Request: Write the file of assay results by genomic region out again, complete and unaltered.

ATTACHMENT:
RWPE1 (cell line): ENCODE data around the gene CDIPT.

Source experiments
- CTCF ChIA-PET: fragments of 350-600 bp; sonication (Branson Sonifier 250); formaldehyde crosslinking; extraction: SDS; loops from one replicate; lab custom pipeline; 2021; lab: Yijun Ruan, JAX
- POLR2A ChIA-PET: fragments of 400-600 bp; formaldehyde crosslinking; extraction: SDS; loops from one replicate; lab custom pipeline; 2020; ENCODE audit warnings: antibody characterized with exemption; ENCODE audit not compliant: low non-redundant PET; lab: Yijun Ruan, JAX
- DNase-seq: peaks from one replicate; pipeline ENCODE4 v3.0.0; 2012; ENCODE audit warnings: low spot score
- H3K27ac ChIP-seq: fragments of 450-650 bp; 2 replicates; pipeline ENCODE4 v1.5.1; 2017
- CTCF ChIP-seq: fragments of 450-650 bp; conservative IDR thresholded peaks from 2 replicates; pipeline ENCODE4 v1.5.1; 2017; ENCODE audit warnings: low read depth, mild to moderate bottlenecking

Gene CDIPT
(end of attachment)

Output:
RWPE1 (cell line): ENCODE data around the gene CDIPT.

Source experiments
- CTCF ChIA-PET: fragments of 350-600 bp; sonication (Branson Sonifier 250); formaldehyde crosslinking; extraction: SDS; loops from one replicate; lab custom pipeline; 2021; lab: Yijun Ruan, JAX
- POLR2A ChIA-PET: fragments of 400-600 bp; formaldehyde crosslinking; extraction: SDS; loops from one replicate; lab custom pipeline; 2020; ENCODE audit warnings: antibody characterized with exemption; ENCODE audit not compliant: low non-redundant PET; lab: Yijun Ruan, JAX
- DNase-seq: peaks from one replicate; pipeline ENCODE4 v3.0.0; 2012; ENCODE audit warnings: low spot score
- H3K27ac ChIP-seq: fragments of 450-650 bp; 2 replicates; pipeline ENCODE4 v1.5.1; 2017
- CTCF ChIP-seq: fragments of 450-650 bp; conservative IDR thresholded peaks from 2 replicates; pipeline ENCODE4 v1.5.1; 2017; ENCODE audit warnings: low read depth, mild to moderate bottlenecking

Gene CDIPT